AARP Eye Center
Steve Janachowski, a financial planner in Mill Valley, California, got a text from his aunt at midnight Wednesday. “Can you sell everything and put it in bonds or gold?” it read.
Janachowski, who manages her account, texted back: “No, don't do that."
"When people get older, they get scarcity conscious,” Janachowski says. “They always think they don't have enough, even when they do, and they have to realize this is a temporary situation."
AARP Membership — $12 for your first year when you sign up for Automatic Renewal
Get instant access to members-only products and hundreds of discounts, a free second membership, and a subscription to AARP The Magazine.
If you're retired, the biggest danger in a stock market downturn can be panic. Financial advisers say that the best thing to do now is take some time, think honestly about your tolerance for risk, and review your overall retirement plan. If you were happy with your portfolio two months ago, you probably will be again — although perhaps with a few tweaks.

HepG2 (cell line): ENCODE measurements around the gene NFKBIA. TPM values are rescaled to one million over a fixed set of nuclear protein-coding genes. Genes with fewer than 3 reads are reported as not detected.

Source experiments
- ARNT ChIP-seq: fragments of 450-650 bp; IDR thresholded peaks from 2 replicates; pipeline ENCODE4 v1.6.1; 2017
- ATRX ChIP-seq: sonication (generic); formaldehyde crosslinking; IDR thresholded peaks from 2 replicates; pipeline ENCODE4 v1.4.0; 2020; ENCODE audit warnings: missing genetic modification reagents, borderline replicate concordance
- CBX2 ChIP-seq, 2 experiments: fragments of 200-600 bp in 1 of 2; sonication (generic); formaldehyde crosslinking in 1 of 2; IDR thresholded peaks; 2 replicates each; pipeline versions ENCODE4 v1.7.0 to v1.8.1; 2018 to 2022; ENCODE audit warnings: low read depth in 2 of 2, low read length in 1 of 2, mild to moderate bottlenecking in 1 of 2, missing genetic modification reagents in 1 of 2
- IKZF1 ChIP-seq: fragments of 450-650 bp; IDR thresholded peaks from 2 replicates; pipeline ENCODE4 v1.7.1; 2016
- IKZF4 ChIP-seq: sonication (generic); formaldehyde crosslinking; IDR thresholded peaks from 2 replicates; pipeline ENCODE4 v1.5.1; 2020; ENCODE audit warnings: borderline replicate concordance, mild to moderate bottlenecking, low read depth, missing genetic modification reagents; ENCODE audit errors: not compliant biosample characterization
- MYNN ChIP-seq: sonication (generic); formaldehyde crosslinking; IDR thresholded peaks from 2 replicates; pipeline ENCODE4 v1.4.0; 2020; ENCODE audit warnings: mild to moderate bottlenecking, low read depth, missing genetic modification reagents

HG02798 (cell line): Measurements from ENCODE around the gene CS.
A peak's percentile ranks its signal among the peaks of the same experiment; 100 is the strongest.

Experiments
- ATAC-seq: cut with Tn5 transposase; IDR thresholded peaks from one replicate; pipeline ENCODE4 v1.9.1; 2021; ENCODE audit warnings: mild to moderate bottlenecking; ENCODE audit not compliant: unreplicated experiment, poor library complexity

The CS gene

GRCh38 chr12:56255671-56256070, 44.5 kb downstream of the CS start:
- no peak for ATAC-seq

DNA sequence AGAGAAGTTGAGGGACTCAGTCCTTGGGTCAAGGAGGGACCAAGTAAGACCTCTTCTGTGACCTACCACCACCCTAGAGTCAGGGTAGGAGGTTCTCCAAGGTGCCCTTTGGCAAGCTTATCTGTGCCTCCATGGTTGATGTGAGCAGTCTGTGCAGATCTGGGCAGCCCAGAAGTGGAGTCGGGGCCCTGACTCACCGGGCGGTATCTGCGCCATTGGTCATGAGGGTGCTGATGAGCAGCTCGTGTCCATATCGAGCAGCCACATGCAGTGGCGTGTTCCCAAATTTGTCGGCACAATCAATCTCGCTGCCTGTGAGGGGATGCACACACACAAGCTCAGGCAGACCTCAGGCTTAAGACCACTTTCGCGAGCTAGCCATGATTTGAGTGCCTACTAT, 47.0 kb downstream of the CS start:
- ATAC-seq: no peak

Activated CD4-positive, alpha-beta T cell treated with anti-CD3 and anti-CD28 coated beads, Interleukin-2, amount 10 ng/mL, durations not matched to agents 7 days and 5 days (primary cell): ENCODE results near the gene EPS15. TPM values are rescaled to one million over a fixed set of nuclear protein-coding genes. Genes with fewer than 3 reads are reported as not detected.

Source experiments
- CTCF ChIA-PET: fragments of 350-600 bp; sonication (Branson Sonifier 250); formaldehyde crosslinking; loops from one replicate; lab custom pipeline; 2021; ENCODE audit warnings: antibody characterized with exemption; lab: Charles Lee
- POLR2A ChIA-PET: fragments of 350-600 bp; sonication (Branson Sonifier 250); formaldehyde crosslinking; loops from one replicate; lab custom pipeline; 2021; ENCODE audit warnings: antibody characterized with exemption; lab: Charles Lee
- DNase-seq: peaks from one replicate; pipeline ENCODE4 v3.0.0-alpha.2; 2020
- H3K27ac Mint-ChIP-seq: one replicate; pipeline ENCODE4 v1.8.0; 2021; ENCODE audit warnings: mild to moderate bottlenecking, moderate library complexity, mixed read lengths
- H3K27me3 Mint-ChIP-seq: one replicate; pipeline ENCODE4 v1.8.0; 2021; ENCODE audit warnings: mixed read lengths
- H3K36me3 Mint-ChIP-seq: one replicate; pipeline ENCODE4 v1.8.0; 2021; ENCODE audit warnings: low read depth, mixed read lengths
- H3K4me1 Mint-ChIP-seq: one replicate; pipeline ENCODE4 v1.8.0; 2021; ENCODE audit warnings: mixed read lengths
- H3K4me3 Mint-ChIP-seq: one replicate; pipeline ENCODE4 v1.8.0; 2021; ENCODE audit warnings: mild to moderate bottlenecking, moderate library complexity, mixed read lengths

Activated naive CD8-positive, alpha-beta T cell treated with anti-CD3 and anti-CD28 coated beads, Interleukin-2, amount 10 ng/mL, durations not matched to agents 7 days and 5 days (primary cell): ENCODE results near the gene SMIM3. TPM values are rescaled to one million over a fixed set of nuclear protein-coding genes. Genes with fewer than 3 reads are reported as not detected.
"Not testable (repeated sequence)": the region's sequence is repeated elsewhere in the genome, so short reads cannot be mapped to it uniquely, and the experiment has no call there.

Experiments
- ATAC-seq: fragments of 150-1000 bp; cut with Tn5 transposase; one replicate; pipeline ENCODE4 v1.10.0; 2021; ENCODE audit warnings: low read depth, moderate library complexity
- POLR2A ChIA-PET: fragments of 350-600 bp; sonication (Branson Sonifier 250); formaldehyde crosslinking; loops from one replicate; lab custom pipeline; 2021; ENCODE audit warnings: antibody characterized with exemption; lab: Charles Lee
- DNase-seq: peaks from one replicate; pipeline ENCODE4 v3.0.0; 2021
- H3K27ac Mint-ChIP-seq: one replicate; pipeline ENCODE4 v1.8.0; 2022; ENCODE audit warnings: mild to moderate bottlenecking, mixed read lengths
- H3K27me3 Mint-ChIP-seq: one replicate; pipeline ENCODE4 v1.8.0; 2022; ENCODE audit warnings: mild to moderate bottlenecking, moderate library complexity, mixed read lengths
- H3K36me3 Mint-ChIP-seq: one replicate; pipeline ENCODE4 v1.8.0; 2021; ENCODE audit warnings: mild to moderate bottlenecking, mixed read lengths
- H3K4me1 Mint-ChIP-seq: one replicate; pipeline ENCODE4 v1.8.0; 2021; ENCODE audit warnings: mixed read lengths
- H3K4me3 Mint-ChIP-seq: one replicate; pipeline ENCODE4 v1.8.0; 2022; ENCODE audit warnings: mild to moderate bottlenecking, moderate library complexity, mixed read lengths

No one knew it at the time, but the bull market in the Dow Jones industrial average ended on Feb. 12, when the blue-chip index closed at 29,551.42. The next day, the Dow began a slide that, as of March 11, registered a 20 percent loss. (Stocks fell even further on Thursday.) Other major stock indexes, such as the Standard & Poor's 500, are in bear-market territory, too, traditionally defined as a loss of 20 percent or more.
It's hard to stay calm, particularly in such a rapid market decline — the fastest 20 percent fall since World War II, according to Sam Stovall, chief investment officer for research firm CFRA. The spread of COVID-19, the disease caused by the novel coronavirus, makes it even harder to stay calm. But that's what experts recommend, because otherwise you could sell your stocks at the bottom of the market and lock in those losses.
If you're glued to your computer screen and watching the carnage, stop. Take a walk. Talk to your family. Pet the dog. “Take a deep breath,” says Gary Schatsky, a New York financial planner. “Take some time to evaluate your financial house.”
Financial planners take three things into consideration when evaluating a client's financial standing: risk tolerance, time and goals. You can, too.